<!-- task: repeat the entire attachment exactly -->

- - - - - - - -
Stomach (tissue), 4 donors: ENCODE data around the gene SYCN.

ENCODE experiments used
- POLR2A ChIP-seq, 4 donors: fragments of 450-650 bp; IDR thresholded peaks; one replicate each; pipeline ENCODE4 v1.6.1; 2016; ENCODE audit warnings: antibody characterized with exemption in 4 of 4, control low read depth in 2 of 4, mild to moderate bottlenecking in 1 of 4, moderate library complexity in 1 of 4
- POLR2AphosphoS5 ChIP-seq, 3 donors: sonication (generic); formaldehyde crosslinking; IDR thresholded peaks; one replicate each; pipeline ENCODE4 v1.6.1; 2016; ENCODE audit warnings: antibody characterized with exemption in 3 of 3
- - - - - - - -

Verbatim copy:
Stomach (tissue), 4 donors: ENCODE data around the gene SYCN.

ENCODE experiments used
- POLR2A ChIP-seq, 4 donors: fragments of 450-650 bp; IDR thresholded peaks; one replicate each; pipeline ENCODE4 v1.6.1; 2016; ENCODE audit warnings: antibody characterized with exemption in 4 of 4, control low read depth in 2 of 4, mild to moderate bottlenecking in 1 of 4, moderate library complexity in 1 of 4
- POLR2AphosphoS5 ChIP-seq, 3 donors: sonication (generic); formaldehyde crosslinking; IDR thresholded peaks; one replicate each; pipeline ENCODE4 v1.6.1; 2016; ENCODE audit warnings: antibody characterized with exemption in 3 of 3